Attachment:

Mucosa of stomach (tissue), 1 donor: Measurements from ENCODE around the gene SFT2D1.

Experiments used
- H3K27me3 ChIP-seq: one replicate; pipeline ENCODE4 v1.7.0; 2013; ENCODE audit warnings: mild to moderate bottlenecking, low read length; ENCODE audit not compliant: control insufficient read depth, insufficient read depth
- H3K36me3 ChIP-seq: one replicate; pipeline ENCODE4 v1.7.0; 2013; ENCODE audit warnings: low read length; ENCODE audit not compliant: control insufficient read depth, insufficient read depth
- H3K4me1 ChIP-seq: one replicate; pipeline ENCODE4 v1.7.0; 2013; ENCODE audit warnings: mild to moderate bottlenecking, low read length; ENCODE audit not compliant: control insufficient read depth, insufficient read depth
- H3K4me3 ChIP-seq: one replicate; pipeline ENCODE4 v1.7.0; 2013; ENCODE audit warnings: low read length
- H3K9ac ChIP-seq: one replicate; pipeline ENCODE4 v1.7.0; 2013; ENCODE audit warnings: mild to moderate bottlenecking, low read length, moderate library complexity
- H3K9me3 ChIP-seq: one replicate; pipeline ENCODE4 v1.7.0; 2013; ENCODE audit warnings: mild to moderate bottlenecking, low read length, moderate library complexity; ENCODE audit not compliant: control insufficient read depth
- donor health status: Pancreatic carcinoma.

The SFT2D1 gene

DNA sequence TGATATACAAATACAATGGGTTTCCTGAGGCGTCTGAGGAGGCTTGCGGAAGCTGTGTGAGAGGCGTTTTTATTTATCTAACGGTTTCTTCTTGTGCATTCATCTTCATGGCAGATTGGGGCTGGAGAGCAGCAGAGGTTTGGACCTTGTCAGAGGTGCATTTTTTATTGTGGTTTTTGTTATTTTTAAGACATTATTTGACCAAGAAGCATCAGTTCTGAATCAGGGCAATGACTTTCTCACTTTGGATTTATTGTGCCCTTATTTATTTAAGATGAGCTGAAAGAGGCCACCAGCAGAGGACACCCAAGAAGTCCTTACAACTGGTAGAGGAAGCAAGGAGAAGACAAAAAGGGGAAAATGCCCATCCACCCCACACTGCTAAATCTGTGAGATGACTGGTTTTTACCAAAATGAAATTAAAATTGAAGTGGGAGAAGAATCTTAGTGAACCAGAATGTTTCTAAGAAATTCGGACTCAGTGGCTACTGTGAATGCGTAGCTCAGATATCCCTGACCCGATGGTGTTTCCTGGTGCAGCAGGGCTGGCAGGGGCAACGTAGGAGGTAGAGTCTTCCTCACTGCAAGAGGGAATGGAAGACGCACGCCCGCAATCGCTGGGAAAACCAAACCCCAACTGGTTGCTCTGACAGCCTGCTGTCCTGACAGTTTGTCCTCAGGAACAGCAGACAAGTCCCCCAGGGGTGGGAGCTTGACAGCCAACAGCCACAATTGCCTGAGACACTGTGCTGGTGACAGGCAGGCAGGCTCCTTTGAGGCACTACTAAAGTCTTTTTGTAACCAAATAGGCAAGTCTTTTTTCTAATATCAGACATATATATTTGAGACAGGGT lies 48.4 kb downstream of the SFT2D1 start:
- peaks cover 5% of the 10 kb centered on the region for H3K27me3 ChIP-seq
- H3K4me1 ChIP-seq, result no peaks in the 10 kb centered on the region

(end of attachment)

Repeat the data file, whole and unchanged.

Mucosa of stomach (tissue), 1 donor: Measurements from ENCODE around the gene SFT2D1.

Experiments used
- H3K27me3 ChIP-seq: one replicate; pipeline ENCODE4 v1.7.0; 2013; ENCODE audit warnings: mild to moderate bottlenecking, low read length; ENCODE audit not compliant: control insufficient read depth, insufficient read depth
- H3K36me3 ChIP-seq: one replicate; pipeline ENCODE4 v1.7.0; 2013; ENCODE audit warnings: low read length; ENCODE audit not compliant: control insufficient read depth, insufficient read depth
- H3K4me1 ChIP-seq: one replicate; pipeline ENCODE4 v1.7.0; 2013; ENCODE audit warnings: mild to moderate bottlenecking, low read length; ENCODE audit not compliant: control insufficient read depth, insufficient read depth
- H3K4me3 ChIP-seq: one replicate; pipeline ENCODE4 v1.7.0; 2013; ENCODE audit warnings: low read length
- H3K9ac ChIP-seq: one replicate; pipeline ENCODE4 v1.7.0; 2013; ENCODE audit warnings: mild to moderate bottlenecking, low read length, moderate library complexity
- H3K9me3 ChIP-seq: one replicate; pipeline ENCODE4 v1.7.0; 2013; ENCODE audit warnings: mild to moderate bottlenecking, low read length, moderate library complexity; ENCODE audit not compliant: control insufficient read depth
- donor health status: Pancreatic carcinoma.

The SFT2D1 gene

DNA sequence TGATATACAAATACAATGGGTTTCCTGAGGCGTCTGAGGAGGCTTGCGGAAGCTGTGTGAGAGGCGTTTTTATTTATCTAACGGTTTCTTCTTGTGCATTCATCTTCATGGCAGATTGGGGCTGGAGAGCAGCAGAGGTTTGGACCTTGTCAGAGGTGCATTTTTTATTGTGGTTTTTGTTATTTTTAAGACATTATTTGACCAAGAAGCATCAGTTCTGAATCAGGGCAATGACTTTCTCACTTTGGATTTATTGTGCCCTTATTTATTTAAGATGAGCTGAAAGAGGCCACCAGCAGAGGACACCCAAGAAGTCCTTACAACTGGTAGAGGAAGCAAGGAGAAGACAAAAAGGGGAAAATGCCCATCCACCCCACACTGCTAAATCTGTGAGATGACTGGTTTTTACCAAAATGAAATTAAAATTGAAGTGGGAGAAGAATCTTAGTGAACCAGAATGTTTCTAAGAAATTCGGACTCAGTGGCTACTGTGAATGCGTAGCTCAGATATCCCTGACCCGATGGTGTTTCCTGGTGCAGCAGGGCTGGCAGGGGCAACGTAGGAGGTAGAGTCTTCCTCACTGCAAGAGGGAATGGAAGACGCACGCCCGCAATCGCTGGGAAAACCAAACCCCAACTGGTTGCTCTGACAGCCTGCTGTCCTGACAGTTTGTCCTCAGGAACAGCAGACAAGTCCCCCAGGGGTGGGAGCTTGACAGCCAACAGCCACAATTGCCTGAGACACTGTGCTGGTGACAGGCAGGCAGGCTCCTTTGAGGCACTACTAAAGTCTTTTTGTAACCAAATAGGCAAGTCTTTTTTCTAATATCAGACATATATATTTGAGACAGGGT lies 48.4 kb downstream of the SFT2D1 start:
- peaks cover 5% of the 10 kb centered on the region for H3K27me3 ChIP-seq
- H3K4me1 ChIP-seq, result no peaks in the 10 kb centered on the region